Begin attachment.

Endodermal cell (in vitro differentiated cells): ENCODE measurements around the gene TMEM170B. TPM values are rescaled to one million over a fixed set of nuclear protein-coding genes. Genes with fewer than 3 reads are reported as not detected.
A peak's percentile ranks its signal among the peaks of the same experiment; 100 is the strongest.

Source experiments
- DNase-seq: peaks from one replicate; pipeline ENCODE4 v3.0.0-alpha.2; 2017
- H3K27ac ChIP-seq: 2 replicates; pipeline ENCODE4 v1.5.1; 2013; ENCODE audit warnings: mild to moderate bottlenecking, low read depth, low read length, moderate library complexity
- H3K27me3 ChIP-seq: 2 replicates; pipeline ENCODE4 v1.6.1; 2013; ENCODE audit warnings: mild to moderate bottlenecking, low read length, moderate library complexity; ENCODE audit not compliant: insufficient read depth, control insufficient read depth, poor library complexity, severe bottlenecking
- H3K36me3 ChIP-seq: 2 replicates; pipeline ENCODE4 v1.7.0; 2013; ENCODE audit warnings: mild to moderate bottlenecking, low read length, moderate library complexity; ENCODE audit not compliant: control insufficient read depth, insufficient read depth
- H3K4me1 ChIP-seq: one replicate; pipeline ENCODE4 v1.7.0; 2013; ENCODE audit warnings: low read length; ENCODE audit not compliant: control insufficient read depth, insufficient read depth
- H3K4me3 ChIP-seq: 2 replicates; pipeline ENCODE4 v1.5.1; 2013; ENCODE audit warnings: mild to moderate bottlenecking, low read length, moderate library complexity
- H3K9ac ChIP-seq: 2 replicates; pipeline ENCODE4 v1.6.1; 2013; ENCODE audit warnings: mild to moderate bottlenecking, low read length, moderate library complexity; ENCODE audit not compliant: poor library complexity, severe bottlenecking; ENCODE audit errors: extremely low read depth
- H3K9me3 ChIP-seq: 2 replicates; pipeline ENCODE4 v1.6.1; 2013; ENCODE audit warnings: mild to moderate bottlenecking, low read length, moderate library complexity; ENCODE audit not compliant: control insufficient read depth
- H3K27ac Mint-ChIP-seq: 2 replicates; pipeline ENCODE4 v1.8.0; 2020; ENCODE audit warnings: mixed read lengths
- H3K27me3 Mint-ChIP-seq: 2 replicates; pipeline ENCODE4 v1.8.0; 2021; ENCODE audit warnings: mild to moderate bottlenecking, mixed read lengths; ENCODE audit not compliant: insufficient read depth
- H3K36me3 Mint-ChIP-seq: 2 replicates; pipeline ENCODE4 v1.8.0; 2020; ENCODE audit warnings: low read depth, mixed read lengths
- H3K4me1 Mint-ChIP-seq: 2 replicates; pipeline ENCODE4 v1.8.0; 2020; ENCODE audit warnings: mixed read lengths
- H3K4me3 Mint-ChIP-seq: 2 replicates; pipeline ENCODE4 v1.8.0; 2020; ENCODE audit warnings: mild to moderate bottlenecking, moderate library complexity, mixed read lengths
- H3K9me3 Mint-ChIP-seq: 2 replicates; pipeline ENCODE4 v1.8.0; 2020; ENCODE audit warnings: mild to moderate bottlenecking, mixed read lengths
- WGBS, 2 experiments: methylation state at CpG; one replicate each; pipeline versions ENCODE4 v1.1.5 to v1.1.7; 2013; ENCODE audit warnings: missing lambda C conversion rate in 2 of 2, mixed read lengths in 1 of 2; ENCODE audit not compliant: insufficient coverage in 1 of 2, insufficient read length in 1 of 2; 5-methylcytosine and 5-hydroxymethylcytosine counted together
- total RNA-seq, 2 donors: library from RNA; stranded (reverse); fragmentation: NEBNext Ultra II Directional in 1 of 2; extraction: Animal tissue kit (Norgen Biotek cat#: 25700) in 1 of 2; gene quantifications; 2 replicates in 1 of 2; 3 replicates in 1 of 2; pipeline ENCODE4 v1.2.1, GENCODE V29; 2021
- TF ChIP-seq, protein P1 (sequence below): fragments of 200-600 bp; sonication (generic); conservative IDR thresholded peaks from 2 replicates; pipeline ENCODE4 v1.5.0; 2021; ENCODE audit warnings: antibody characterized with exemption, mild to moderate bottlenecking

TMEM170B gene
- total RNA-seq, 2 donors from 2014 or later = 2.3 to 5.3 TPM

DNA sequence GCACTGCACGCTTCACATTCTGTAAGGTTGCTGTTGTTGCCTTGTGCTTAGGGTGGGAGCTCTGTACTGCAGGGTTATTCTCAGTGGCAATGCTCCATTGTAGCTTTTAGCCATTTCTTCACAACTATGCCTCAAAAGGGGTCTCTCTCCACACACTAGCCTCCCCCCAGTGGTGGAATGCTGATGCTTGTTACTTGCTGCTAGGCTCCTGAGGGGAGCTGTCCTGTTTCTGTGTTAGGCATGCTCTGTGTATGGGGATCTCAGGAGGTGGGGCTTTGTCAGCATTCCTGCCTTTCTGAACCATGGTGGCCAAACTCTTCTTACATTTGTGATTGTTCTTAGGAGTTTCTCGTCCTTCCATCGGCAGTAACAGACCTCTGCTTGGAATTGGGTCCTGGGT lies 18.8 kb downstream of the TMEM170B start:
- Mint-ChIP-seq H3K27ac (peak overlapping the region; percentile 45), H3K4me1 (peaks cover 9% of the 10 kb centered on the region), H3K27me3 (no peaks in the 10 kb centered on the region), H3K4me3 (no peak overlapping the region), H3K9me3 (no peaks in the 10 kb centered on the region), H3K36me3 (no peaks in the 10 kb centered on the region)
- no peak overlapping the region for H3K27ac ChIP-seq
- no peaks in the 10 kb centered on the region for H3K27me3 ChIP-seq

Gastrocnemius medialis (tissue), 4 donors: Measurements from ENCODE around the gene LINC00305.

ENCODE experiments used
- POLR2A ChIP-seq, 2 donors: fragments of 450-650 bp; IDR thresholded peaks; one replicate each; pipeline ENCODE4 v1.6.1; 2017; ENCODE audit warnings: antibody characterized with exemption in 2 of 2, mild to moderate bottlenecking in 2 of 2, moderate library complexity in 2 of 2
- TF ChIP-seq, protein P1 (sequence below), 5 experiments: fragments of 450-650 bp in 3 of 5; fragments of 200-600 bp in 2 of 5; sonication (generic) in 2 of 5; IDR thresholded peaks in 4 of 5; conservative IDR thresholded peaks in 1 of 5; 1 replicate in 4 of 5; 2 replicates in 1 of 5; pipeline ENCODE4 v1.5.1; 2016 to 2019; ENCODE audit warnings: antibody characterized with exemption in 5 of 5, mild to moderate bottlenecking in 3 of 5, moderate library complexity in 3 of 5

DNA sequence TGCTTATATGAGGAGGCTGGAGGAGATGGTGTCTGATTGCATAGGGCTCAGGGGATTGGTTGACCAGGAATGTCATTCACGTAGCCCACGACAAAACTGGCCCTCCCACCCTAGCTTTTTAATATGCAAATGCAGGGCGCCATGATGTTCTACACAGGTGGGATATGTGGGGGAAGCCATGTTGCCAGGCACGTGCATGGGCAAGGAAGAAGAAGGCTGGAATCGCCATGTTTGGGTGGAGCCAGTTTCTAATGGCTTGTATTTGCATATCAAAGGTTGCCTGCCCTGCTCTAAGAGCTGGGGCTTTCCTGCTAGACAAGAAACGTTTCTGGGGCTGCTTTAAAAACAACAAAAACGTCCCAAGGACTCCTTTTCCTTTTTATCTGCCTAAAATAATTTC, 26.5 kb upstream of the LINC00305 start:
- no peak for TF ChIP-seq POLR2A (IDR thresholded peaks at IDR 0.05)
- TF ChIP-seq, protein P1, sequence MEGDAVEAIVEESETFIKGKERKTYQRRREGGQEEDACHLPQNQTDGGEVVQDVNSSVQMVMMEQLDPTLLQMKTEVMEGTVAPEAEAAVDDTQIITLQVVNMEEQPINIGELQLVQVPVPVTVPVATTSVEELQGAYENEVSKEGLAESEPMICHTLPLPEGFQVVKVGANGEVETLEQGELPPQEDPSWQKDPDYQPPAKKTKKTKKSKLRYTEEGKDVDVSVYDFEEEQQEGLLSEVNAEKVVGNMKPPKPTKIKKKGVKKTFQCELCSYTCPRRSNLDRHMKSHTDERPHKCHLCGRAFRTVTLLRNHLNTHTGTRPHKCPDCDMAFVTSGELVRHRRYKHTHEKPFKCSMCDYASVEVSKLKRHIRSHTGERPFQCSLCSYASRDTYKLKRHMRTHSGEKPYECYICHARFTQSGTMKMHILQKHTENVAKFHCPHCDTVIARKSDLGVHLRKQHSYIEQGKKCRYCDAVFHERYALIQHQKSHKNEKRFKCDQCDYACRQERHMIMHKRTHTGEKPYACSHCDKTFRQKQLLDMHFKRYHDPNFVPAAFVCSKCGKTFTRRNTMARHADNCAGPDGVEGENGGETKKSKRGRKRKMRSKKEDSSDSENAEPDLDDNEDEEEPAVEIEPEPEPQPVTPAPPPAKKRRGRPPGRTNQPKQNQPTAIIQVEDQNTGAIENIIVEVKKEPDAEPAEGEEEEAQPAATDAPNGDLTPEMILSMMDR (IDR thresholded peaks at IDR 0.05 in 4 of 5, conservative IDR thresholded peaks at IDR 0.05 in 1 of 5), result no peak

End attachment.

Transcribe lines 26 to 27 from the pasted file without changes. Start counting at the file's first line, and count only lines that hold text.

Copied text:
- no peaks in the 10 kb centered on the region for H3K27me3 ChIP-seq

Gastrocnemius medialis (tissue), 4 donors: Measurements from ENCODE around the gene LINC00305.